We filed off, struggling with our carry-ons into the wind and blowing snow (and I’m in a windbreaker!), and my mind is running a mantra, “…what the hell did I get myself into?… what the hell did I get myself into?…”, over and over again. Out of the darkness loomed a one-story building – the terminal. We hustled inside and stood around shaking the snow out of our hair and stamping our shoes (sneakers in my case) and trying to warm up. An announcement was made that our luggage would be coming in at the baggage claim at Gate 2 (there were only two).

We all shuffled over to Gate 2, and suddenly a big garage-type door rolled up and the blizzard was inside with us. Through the blowing snow you could make out two guys frantically heaving suitcases and whatnot through the opening in the wall, trying to get done as quickly as possible. Then the door slammed down and shut and everyone started rooting through the pile to find their luggage.

“…what the hell did I get myself into?… what the hell did I get myself into?…”

Half in shock, I located my stuff (everything I owned), and dragged it over to a chair. Now I needed to find a ride to the base, but for this I was prepared. Hell, they even had a courtesy phone on the wall to call the base taxi. Five minutes later I slouched back in the chair, totally dejected and resigned to spending at least the night in the terminal. It was going to be a cold hungry stretch, because the vending machines were all empty, not that I had change anyways. Concessions? Yeah, right.

Some guy, who’s name I don’t remember but who shall always be my hero, walked up and asked if I needed a ride to the base. Seems the person he was there to pick up didn’t make it (connecting flight grounded), so if I needed a ride…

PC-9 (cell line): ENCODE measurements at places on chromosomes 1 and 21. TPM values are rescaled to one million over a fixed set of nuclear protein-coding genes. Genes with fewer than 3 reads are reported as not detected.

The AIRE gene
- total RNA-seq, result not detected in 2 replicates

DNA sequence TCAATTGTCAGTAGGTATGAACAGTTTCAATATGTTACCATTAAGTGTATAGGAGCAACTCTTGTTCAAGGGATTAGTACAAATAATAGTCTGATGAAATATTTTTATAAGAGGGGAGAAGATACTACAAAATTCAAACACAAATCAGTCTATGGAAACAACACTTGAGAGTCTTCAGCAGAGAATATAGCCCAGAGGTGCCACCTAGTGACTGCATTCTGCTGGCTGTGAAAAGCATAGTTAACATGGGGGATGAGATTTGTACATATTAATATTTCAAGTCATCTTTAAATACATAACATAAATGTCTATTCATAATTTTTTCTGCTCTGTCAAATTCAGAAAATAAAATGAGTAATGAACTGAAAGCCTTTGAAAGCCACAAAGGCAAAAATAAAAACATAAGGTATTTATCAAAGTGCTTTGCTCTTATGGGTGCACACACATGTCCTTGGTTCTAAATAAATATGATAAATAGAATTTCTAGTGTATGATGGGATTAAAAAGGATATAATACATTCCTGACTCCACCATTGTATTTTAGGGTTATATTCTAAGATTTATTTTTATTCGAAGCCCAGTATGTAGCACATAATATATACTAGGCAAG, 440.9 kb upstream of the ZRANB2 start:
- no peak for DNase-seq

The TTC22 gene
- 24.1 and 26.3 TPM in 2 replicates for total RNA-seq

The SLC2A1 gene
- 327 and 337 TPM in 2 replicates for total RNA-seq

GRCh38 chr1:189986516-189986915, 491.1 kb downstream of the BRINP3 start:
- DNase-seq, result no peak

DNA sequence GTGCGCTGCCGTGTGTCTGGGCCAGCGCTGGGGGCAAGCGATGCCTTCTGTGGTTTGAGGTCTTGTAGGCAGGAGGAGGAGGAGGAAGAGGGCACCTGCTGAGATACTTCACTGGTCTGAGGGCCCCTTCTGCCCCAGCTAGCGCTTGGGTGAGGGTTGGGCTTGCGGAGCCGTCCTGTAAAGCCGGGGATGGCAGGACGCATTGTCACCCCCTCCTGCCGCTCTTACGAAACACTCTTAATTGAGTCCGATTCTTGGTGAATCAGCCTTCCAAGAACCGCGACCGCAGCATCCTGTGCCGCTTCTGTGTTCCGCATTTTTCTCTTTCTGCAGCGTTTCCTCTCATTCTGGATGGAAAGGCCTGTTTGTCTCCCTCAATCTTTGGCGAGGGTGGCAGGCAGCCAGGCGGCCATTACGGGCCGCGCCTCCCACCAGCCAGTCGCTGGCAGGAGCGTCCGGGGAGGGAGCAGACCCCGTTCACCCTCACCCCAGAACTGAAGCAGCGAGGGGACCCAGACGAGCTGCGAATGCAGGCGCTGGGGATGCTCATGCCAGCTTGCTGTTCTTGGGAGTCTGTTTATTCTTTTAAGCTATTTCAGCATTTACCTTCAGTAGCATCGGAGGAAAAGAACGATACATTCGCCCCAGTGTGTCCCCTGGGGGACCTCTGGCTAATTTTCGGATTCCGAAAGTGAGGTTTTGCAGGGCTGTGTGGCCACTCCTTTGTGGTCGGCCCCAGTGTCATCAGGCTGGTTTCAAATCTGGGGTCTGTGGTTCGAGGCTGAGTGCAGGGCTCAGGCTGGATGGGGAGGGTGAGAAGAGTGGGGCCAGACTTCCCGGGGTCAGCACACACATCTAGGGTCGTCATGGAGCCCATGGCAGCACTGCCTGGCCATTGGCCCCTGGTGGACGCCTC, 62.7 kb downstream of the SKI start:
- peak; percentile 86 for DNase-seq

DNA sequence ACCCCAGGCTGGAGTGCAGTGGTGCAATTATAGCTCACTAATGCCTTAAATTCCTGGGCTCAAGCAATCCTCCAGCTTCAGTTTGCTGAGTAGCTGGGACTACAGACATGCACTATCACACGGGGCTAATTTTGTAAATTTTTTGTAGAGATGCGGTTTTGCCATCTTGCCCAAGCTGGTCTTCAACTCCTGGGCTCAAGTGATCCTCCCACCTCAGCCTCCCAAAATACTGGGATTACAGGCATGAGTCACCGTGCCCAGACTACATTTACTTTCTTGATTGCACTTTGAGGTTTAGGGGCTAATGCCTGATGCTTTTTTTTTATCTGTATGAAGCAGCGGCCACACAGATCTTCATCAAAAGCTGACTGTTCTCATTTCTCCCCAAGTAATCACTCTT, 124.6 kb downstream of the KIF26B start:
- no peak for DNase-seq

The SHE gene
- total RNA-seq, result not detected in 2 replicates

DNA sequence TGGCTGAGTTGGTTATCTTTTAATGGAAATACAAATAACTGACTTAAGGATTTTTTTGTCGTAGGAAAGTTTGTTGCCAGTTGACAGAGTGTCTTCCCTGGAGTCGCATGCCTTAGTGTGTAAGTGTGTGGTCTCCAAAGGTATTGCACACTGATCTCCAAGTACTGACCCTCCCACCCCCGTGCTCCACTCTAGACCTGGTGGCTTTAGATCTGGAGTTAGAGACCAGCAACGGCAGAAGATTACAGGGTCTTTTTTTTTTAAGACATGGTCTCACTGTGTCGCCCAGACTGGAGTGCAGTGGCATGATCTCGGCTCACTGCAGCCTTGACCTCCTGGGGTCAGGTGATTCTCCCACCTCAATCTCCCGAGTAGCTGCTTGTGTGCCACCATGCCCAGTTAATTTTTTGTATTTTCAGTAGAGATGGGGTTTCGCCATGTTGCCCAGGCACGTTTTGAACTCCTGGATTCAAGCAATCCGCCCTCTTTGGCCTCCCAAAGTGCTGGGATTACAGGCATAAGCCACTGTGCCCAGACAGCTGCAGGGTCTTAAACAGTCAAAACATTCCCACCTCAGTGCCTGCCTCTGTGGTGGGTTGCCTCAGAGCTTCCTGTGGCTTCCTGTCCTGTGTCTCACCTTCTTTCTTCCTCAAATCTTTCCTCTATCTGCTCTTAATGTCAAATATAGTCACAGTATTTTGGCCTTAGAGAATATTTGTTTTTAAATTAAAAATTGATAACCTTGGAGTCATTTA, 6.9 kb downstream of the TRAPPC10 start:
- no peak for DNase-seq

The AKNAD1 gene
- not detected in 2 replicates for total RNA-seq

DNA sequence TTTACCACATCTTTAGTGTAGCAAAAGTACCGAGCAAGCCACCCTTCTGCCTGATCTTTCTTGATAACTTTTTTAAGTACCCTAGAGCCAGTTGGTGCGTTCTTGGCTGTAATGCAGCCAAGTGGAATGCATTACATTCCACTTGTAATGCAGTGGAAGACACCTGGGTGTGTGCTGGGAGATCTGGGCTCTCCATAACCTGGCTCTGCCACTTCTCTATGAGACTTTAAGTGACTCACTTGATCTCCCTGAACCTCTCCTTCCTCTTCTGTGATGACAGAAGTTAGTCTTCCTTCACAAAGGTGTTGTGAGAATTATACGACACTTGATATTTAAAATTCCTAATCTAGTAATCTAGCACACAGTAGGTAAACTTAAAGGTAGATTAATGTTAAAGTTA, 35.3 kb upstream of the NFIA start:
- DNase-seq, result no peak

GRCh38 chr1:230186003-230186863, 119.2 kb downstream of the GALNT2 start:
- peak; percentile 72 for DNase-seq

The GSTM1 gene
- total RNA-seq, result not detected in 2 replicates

This guy went above and beyond, and I later realized he was more than a little crazy. See, Grand Forks International is located almost exactly halfway between the city of Grand Forks, and Grand Forks AFB. Ten miles in either direction on US Interstate 2. So this good Samaritan, in what was working up to be a whopper of a blizzard, gave me the grand tour of the city first (not that I could see anything at all, let alone make sense of it – I remember him showing me the college campus), before driving back twenty miles to the base.

I told him I was a cop, so he took me to the ‘cop barracks’ so I could get a room. I unloaded my stuff from his car and thanked him with all my heart (and never saw him again) and went into the barracks. It was now about 11pm.

I found the day room where a bunch of guys were playing pool and watching TV. One of them was the Dorm Chief, and when I talked to him and showed him my orders his response was “I ain’t got no room.”

At this point, Leavenworth wasn’t looking half bad. I argued with him for a few minutes, and finally one of the guys playing pool told the Chief to put me in with him, since he didn’t have a roommate. Done.

I walked up to the 3rd floor with my new roomie, dumped my crap in the corner and crawled into bed. It had been a long, bad day, and I needed some serious down time. Suicide was not considered, desertion was…